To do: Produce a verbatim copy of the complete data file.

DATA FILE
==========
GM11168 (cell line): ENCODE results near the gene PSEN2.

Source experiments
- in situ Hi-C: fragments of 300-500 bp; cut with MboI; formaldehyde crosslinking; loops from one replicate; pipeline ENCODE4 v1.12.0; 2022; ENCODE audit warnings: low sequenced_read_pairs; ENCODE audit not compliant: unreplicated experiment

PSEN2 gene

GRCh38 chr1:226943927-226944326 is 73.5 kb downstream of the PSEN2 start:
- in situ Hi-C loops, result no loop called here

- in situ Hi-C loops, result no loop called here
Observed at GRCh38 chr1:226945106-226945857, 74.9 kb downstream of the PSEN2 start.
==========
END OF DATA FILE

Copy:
GM11168 (cell line): ENCODE results near the gene PSEN2.

Source experiments
- in situ Hi-C: fragments of 300-500 bp; cut with MboI; formaldehyde crosslinking; loops from one replicate; pipeline ENCODE4 v1.12.0; 2022; ENCODE audit warnings: low sequenced_read_pairs; ENCODE audit not compliant: unreplicated experiment

PSEN2 gene

GRCh38 chr1:226943927-226944326 is 73.5 kb downstream of the PSEN2 start:
- in situ Hi-C loops, result no loop called here

- in situ Hi-C loops, result no loop called here
Observed at GRCh38 chr1:226945106-226945857, 74.9 kb downstream of the PSEN2 start.